Marjorie Taylor (1923 - 2014)

Obituary
  • "Aunt Marge was my Dad's last living sibling. With her..."
    - Randy Leonard
  • "We were very fortunate in our family to have such a smart..."
    - Ron Leonard Jr.
  • "Don't know why I though of Marge and checked her on..."
    - Robert McCoy
  • "An Amazing & inspirational lady that all young & old woman..."
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  • "A beautiful tribute to a beautiful woman. She will not be..."
    - Sandra Jantze

Marjorie Taylor

July 21, 1923 - May 26, 2014

Marjorie Taylor was born Marjorie Jean Leonard in a little hamlet called Wilders Bottom, just a mile from Bonner Springs, Kansas on July 21, 1923. Her father, Charles Edward Leonard, was a telegraph operator for the railroad station close to their home. Her loving mother, Maudie Mae Barnwell, was like most women of that era, a stay at home mom. Marjorie was the third of four children, big brother Charles "Bud", Dorothy Mae "Dot", and little brother Ronald "Ronnie". Their little community was nestled in a narrow valley with fields of vegetables right up to their back door. Huge oak trees stood over a dozen or so homes, a little general store and a two room school house just across the road from Marjorie's home.

Maudie Mae's marriage was not a healthy one so she moved and left her husband behind. They took up an offer to drive a big, new car out to Oregon for free. They joined other Barnwell relatives who had moved several years earlier. The family settled into farm cabins, once living in tents by a peach orchard along the Willamette River in Independence.

As a child, Marjorie was more into playing outdoors than boys. It wasn't until her senior year at Salem High School that she met her first boyfriend, Enoch "Nick" Lonnie Herrell. Nick, a member of the National Guard, took a fancy and they married. Soon after, Marjorie became pregnant and Nick was called to duty. Their daughter, Billie Kay Herrell, was born on Dec.5, 1941. Nick served one active year and then came home to work as a machinist in Salem. They lived on a small farm in Eola. Soon after, Nick enlisted in the Seabee's, a Naval division focusing on construction. He helped build roads, runways and barracks on islands captured in the South Pacific.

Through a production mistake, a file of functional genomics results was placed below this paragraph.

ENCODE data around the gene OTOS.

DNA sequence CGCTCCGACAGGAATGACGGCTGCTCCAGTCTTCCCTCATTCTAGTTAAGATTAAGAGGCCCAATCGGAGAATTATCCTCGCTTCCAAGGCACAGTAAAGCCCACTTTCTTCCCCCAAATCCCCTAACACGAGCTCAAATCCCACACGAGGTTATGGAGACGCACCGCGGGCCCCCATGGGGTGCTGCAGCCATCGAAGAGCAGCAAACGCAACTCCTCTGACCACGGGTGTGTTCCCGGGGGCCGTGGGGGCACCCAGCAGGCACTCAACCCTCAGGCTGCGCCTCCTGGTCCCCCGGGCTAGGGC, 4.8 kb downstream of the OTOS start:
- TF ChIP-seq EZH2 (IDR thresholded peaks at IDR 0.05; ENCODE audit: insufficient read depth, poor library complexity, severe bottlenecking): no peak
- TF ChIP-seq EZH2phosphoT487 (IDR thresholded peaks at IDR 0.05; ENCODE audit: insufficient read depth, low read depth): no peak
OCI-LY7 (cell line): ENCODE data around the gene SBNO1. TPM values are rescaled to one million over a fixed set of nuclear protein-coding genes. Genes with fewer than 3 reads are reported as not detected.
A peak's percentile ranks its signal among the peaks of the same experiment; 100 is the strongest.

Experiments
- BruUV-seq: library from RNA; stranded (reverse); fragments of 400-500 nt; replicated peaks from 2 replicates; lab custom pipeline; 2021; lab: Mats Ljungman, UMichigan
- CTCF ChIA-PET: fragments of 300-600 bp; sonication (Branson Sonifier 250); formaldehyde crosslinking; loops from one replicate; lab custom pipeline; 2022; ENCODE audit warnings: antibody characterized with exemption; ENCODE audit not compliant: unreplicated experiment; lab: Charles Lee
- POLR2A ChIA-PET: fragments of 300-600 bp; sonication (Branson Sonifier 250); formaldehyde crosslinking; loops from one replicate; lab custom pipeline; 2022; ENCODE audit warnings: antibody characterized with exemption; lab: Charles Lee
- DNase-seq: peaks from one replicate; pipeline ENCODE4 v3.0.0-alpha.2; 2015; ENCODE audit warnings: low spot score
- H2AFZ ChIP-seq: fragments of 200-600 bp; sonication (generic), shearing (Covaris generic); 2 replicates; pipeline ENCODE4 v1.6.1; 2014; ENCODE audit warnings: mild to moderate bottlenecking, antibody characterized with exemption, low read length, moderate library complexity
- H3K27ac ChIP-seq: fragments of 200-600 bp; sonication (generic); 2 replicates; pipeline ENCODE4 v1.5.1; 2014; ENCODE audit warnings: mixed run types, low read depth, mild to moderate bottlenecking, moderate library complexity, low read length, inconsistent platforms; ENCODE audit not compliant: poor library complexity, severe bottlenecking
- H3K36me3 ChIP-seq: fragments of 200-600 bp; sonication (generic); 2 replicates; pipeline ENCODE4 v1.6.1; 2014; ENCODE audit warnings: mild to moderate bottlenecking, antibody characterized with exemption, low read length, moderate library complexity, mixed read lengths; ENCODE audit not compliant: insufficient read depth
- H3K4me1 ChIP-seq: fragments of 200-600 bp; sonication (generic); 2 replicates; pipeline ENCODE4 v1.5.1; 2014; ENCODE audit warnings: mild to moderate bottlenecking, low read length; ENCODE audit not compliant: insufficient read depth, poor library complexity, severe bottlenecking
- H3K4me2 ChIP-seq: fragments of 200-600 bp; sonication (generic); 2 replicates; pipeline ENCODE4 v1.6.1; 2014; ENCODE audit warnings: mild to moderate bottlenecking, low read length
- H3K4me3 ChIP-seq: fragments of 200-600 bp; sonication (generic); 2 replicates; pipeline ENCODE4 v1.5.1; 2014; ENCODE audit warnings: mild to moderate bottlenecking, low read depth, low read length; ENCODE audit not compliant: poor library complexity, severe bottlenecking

During the war years, Marjorie and Dot, whose husband was also in the war, lived in Portland with their two toddlers, Billie Kay and Mike (Dot's older children DeWayne and Sandy went to Iowa to live with their father's parents). Marjorie worked in the shipyards as a "gofer".

After the war, Nick came home and they moved to Reno, NV to open a hobby shop. That didn't pan out; so attractive 22-year-old Marjorie worked as a cocktail waitress at Harrah's Club. As the hobby shop failed so did their marriage. Marjorie and her daughter returned to Oregon.

Once back in Oregon, Marjorie settled Billie Kay with her paternal grandparents in Eola, across the highway from the old two room schoolhouse. Marjorie found work in Salem for the State Credit Union, while living in a lively boarding house. Over the next four years she had many suitors but one outspoken, confident businessman won her heart and hand in marriage. Everette Deloss "Dee" Taylor was a widower with a four-year-old son, Larry Richard Taylor. Like Marjorie's daughter, Larry was living with his grandparents, Ed and Leila Taylor. Dee, his brother and their father owned and operated the local grocery store, meat market and drug store/soda fountain in Independence. Marjorie fit right in. She loved to decorate their home and was known to be Dee's hostess. He would call her from the store an hour before dinner and laughingly say, "put four more steaks on, I'm bringing home company for dinner and drinks".

Marjorie loved the small town and so did the kids and Dee. With Dee being a meat cutter, most any dinner could be prime rib, thick pork chops, filets and every Sunday, fried chicken. For Marjorie, home came first, and then it was golf and the Jr. Women's Club. Marjorie had lunch everyday at the soda fountain for about sixty years.

Marjorie and Dee worked hard, but enjoyed life. They traveled all corners of the world. Dee fought and lost a battle to cancer in 1983 in his early sixties, leaving Marjorie a home and the drug store/soda fountain. She hadn't worked for forty years, but she cleaned that building inside and out and became a community leader, helping to create the "Independence Downtown Association".

Marjorie's daughter Billie Kay, now a restaurant manager, moved to Independence in 1987 to help manage the soda fountain. Their lives revolved around the store, as did much of Independence. Marjorie enjoyed building publicity for their vintage shop, talking to reporters from local, national and international newspapers, magazines and TV programs. When mother and daughter could, they traveled around the globe, sometimes to buy merchandise for the store and other times just for pure pleasure. Marjorie and Billie Kay closed the store in 2005 and retired.

Marjorie was content to relax in her "Country Home" home, do a little traveling, volunteer at the Independence

Library, and play with her beloved cats, Annie and Buddy.

Marjorie left wonderful memories for her family, friends and citizens of Independence. Besides her children, Billie Kay and Larry, Marjorie is survived by her 6 grandchildren and 9 great grandchildren.

A celebration of her life will be at the Women's Club in Independence, Saturday, June 7th, from 2p to 4p.



Published in StatesmanJournal from June 3 to June 6, 2014
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